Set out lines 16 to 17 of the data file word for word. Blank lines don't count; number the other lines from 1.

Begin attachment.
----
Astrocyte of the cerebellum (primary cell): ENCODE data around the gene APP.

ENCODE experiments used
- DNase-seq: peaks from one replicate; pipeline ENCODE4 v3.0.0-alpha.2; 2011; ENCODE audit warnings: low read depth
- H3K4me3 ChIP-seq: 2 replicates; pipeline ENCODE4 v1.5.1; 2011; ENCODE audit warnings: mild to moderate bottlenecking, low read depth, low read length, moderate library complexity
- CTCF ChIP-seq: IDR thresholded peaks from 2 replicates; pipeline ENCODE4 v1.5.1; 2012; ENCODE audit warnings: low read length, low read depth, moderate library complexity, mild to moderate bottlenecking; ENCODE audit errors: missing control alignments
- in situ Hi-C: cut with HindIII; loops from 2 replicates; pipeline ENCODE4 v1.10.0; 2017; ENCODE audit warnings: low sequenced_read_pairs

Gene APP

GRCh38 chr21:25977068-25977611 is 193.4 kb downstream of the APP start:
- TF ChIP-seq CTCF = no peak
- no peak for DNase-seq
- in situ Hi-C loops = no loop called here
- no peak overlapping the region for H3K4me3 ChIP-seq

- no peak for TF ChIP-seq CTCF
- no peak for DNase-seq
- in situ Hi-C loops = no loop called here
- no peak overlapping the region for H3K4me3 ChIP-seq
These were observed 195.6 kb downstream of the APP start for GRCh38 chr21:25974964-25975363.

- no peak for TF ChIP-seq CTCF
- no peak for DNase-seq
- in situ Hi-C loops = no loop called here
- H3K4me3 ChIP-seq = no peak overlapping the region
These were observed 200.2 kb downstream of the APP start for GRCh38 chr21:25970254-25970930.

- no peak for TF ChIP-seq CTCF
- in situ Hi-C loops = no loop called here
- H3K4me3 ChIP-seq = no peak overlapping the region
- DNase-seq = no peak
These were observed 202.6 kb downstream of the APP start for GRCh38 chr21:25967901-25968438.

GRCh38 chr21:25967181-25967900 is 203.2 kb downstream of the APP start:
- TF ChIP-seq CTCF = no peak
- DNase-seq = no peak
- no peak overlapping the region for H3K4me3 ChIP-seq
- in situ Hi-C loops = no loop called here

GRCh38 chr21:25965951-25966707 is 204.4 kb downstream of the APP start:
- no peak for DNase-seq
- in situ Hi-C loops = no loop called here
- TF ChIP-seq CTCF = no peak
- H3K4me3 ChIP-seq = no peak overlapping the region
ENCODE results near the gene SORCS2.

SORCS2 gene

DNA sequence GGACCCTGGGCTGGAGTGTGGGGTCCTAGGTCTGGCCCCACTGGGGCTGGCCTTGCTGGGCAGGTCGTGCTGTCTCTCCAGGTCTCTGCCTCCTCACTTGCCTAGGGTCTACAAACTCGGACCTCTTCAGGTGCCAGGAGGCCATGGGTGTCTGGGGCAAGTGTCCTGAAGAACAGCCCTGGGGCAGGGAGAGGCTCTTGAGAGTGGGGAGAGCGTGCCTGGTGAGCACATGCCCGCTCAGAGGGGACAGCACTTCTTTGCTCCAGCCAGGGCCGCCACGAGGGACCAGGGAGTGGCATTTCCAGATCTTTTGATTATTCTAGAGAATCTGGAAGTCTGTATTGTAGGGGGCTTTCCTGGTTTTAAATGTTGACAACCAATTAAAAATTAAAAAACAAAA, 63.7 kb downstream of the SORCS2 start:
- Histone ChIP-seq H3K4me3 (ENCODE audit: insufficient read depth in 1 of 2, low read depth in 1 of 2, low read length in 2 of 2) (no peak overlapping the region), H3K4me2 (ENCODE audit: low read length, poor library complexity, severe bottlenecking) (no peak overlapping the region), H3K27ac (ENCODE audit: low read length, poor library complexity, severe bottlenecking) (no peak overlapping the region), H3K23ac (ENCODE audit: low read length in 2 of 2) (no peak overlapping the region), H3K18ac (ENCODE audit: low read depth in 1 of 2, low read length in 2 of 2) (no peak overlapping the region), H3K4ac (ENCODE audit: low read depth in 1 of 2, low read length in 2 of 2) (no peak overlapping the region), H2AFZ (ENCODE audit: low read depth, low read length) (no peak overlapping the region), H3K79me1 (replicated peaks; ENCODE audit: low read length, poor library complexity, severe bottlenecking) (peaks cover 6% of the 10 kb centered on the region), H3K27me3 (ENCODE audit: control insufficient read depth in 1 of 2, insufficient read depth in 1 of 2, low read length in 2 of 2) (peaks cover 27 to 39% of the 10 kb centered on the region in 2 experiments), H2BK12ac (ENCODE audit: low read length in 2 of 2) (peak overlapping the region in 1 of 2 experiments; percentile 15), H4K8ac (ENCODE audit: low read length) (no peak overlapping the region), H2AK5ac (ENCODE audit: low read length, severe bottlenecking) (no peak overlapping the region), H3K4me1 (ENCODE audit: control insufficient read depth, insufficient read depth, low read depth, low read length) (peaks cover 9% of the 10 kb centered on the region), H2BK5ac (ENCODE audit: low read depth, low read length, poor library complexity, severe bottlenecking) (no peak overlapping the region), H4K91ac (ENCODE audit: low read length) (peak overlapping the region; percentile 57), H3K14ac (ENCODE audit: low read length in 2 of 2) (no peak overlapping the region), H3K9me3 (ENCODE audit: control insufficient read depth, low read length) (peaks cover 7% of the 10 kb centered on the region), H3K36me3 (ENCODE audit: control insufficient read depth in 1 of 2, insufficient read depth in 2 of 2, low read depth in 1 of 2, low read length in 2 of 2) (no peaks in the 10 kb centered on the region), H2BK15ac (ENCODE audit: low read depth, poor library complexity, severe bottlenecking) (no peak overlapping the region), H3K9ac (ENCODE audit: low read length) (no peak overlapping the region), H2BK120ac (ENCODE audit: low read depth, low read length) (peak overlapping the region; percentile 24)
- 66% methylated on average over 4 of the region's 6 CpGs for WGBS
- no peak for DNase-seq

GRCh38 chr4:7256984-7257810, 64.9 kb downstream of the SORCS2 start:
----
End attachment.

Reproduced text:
- no peak overlapping the region for H3K4me3 ChIP-seq
These were observed 195.6 kb downstream of the APP start for GRCh38 chr21:25974964-25975363.